Knowl­edge is power with pur­chase con­tracts

Sun Sentinel Broward Edition - - Money - Gary Singer

Q: Now that we found our dream home, how can we pro­tect our­selves re­gard­ing the pur­chase con­tract our agent wants us to sign? — Meg

A: The pur­chase and clos­ing of your new home is one of the most com­plex and stress­ful times most peo­ple will en­dure. Buy­ing a house is not some­thing that peo­ple do ev­ery day and any­thing un­known can be fright­en­ing. The key to get­ting through the process smoothly is knowl­edge.

It is al­ways a good idea to hire an at­tor­ney to help you through the process and to have some­one in your cor­ner, but the sim­ple re­al­ity is that the large ma­jor­ity of peo­ple do not do this. If you de­cide to go it on your own, there are still some things you can do to make the process eas­ier.

The first time most buy­ers see the pur­chase con­tract is after they find a home and their real es­tate agent wants to send it to the seller right away. With this time crunch, it will be al­most im­pos­si­ble to read the long and tech­ni­cal con­tract, let alone un­der­stand it. This is eas­ily avoided be­cause al­most all trans­ac­tions use a fill-in the blanks form con­tract. Ask your agent for a blank copy and read it be­fore you even start look­ing at homes. Ask your agent, or re­search on the in­ter­net, any parts of the con­tract that you don’t un­der­stand.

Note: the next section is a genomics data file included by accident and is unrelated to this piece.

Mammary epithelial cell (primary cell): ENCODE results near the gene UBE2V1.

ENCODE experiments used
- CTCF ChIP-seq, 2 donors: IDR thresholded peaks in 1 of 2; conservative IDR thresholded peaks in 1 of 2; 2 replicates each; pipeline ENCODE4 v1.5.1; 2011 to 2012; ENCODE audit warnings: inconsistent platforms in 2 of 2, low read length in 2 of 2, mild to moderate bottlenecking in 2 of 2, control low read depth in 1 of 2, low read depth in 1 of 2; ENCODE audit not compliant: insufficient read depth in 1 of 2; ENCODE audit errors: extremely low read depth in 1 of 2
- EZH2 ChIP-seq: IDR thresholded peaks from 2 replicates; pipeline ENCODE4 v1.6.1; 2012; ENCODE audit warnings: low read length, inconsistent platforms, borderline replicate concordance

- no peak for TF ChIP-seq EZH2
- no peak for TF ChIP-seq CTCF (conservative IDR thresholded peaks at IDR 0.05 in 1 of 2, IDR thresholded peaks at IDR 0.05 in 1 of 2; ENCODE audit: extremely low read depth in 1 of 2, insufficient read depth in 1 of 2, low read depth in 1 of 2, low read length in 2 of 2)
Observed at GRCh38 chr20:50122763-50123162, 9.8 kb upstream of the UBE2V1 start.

Re­mem­ber that even if there is a “nor­mal” way of do­ing things, ev­ery­thing in the con­tract is ne­go­tiable. You may be able to get a bet­ter price by, for ex­am­ple, agree­ing to pay a clos­ing cost that the seller would tra­di­tion­ally pay. You also need to un­der­stand the var­i­ous con­tin­gen­cies and time pe­ri­ods in the con­tract. Just be­cause your agent feels your of­fer will be “stronger” to the seller if you en­ter into an “as-is” con­tract, it may not be a good idea if you don’t have the ex­tra cash to make the re­pairs.

You also want to make sure all of the dead­lines, such as for get­ting a loan ap­proval, per­form­ing in­spec­tions, and get­ting as­so­ci­a­tion ap­proval, are long enough to ac­tu­ally ac­com­plish those things.

Once ev­ery­thing is to your lik­ing and un­der­stood, you can sign the con­tract — not be­fore. After the con­tract is signed, you should write down all of the var­i­ous dead­lines in your cal­en­dar. These are very im­por­tant and you can lose your de­posit if a dead­line is missed, even by a day.

Re­mem­ber that what you agree to has con­se­quences and the fact that you did not read or un­der­stand what you signed will not get you off the hook.

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